Beatles vs. Stones
By John McMillian
(Simon & Schuster, Hardcover, 9781439159699, 288pp.)
Publication Date: October 29, 2013
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Boasting the intellectual rigor of a historian and the passion of a diehard fan—a groundbreaking narrative account of the biggest and most misconstrued rivalry in the annals of rock and roll.
In the 1960s an epic battle was waged between the two biggest bands in the world—the clean-cut, mop-topped Beatles and the badboy Rolling Stones. Both groups liked to maintain that they weren’t really “rivals”—that was just a media myth, they politely said—and yet they plainly competed for commercial success and aesthetic credibility. On both sides of the Atlantic, fans often aligned themselves with one group or the other. In Beatles vs. Stones, John McMillian gets to the truth behind the ultimate rock and roll debate.
Painting an eye-opening portrait of a generation dragged into an ideological battle between Flower Power and New Left militance, McMillian reveals how the Beatles-Stones rivalry was created by music managers intent on engineering a moneymaking empire. He describes how the Beatles were marketed as cute and amiable, when in fact they came from hardscrabble backgrounds in Liverpool. By contrast, the Stones were cast as an edgy, dangerous group, even though they mostly hailed from the chic London suburbs. For many years, writers and historians have associated the Beatles with the gauzy idealism of the “good” sixties, placing the Stones as representatives of the dangerous and nihilistic “bad” sixties. Beatles vs. Stones explodes that split, ultimately revealing unseen realities about America’s most turbulent decade through its most potent personalities and its most unforgettable music.
John McMillian is assistant professor of history at Georgia State University and author of the critically acclaimed Smoking Typewriters: The Sixties Underground Press and the Rise of Alternative Media in America. His writing has appeared in scholarly journals, magazines, and major newspapers. He lives in Atlanta, Georgia.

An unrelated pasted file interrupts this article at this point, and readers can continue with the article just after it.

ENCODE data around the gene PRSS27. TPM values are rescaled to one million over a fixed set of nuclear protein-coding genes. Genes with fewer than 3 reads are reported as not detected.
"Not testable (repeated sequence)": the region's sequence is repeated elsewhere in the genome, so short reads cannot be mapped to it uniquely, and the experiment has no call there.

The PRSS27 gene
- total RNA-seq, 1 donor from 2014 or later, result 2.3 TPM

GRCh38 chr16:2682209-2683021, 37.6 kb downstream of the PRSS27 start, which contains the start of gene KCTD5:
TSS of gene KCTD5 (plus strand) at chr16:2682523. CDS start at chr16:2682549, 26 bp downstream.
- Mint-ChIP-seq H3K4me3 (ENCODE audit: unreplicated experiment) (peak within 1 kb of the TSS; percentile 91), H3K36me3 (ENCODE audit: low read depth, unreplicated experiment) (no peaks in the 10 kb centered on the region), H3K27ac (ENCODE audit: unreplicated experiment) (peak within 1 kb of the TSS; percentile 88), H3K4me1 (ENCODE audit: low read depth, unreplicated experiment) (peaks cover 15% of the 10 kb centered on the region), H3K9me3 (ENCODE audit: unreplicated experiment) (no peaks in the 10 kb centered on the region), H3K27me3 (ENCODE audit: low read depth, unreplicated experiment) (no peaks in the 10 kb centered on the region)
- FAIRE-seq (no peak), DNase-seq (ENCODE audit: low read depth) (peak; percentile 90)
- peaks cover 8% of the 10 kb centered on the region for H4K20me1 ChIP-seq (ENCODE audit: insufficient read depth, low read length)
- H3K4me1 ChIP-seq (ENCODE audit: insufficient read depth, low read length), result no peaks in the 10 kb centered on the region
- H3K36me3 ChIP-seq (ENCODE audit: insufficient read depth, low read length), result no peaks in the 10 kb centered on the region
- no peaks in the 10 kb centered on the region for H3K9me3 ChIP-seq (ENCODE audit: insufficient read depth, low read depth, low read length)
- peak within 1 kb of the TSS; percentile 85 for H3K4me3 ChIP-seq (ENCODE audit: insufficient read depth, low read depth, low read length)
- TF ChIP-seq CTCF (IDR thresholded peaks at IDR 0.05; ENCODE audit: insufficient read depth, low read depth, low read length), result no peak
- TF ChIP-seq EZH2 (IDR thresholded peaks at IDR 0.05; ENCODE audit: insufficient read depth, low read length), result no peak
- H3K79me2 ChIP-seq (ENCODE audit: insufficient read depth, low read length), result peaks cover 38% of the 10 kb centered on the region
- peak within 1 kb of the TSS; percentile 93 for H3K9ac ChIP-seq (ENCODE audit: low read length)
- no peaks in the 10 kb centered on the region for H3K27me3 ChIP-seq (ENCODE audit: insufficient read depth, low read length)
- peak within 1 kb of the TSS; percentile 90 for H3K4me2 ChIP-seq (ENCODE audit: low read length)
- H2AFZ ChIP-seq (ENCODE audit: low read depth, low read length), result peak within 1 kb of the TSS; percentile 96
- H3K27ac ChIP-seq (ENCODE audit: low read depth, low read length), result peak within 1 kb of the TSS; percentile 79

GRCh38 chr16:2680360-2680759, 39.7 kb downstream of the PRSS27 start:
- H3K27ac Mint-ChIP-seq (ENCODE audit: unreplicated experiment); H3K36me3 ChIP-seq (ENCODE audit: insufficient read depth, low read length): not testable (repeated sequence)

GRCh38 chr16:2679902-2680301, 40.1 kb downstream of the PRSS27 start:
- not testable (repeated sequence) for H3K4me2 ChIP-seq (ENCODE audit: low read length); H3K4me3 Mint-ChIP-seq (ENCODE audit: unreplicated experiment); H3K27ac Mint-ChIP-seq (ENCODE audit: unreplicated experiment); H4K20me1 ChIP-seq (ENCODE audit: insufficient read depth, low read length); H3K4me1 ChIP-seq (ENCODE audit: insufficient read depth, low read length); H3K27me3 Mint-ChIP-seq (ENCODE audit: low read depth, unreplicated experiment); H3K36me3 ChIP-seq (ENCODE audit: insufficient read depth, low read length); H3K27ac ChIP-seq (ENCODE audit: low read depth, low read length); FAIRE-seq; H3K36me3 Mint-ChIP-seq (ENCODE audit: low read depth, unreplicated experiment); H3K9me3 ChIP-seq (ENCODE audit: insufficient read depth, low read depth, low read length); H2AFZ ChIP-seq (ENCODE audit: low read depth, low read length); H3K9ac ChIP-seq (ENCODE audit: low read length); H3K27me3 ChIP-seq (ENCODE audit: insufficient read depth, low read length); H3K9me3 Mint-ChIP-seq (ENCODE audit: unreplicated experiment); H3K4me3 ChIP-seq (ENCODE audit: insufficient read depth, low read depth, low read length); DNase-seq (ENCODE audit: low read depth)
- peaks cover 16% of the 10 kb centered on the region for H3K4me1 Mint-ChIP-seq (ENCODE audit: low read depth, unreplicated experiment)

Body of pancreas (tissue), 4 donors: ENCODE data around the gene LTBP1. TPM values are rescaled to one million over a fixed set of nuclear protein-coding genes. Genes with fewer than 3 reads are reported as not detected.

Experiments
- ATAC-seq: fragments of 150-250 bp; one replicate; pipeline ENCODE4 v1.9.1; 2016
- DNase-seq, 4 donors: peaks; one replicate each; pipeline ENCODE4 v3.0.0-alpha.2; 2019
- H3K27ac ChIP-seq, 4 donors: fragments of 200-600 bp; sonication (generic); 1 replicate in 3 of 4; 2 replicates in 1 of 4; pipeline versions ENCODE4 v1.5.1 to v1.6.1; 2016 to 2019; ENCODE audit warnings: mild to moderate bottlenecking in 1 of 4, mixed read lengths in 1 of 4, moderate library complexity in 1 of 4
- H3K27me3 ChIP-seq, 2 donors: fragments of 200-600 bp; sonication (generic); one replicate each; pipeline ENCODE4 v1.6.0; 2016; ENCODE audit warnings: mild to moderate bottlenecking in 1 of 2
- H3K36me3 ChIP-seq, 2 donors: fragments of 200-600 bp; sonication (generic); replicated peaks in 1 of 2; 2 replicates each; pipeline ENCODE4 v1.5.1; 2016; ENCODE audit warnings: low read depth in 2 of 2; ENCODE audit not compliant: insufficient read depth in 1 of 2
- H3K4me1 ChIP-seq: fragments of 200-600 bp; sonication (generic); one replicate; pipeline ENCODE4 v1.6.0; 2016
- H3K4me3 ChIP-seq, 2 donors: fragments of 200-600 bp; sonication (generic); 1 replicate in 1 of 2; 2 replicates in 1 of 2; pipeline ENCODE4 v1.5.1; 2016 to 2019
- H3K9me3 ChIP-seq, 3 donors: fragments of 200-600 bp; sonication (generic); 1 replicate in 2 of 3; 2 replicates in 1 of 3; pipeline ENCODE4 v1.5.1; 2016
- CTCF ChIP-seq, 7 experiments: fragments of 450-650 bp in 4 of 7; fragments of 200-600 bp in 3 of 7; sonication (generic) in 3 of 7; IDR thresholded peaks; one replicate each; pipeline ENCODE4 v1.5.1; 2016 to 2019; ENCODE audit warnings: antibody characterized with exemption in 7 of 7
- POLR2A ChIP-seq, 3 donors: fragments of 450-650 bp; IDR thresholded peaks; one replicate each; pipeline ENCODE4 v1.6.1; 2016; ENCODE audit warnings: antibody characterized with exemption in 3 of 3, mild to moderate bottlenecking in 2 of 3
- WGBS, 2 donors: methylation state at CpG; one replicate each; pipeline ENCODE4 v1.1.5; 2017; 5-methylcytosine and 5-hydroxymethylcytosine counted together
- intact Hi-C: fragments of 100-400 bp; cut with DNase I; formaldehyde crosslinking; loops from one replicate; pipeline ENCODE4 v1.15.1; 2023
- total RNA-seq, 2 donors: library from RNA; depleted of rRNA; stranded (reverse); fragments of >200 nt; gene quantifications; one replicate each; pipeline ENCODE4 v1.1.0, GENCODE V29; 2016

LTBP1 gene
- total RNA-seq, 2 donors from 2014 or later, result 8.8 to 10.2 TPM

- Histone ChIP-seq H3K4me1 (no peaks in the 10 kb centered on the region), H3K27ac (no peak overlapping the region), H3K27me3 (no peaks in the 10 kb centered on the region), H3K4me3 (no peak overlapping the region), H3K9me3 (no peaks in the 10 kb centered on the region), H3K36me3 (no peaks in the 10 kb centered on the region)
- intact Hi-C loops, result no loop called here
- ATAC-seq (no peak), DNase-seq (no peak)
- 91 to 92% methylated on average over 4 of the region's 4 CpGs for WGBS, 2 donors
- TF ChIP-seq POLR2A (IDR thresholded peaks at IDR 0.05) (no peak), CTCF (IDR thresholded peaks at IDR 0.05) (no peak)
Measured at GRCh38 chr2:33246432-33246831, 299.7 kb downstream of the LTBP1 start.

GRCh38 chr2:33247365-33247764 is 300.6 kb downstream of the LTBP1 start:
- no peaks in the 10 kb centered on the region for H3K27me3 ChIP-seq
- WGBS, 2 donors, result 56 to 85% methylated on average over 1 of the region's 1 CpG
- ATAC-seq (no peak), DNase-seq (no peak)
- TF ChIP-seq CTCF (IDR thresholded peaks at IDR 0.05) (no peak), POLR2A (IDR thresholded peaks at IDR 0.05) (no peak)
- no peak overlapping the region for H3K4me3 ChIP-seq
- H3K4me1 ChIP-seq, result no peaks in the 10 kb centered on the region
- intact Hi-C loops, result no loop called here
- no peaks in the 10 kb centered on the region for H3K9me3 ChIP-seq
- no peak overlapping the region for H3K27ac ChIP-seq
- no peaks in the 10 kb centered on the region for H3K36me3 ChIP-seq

Praise for Smoking Typewriters:
"The story that John McMillian tells in Smoking Typewriters and the lessons he implies are at once admonitory and inspirational; this is a work of serious scholarship that suggests both a call to resurgent action and a demand that people do better next time."
—Roz Kaveney, Times Literary Supplement
“McMillian turns the clock back to the college radicals who shaped the influential underground press to give voice to the disfranchised, in his highly detailed book. Not only does he show the rich yet erratic contribution of the publications and their founders, but he reveals FBI Director Hoover's plots against them, employing infiltrators, wiretaps, forged documents, and smear campaigns… McMillian has contributed a solid and informed commentary on the New Left's independent press.” —Publishers Weekly
"Readable, richly detailed study of the hundreds of anti-establishment 1960s newspapers . . . A welcome book on the '60s--a nostalgia trip for those who were there and a vivid work of history for anyone curious about the journalism that jolted a decade."
—Kirkus Reviews, starred review
"Meticulously researched and richly written with humor, tragedy, and grace." —Library Journal
“A lively chronicle of the dedication, ecstasies, nuttiness, pathologies, and generational cockiness of the 1960s left that the decade's underground press reported and embodied." —The American Prospect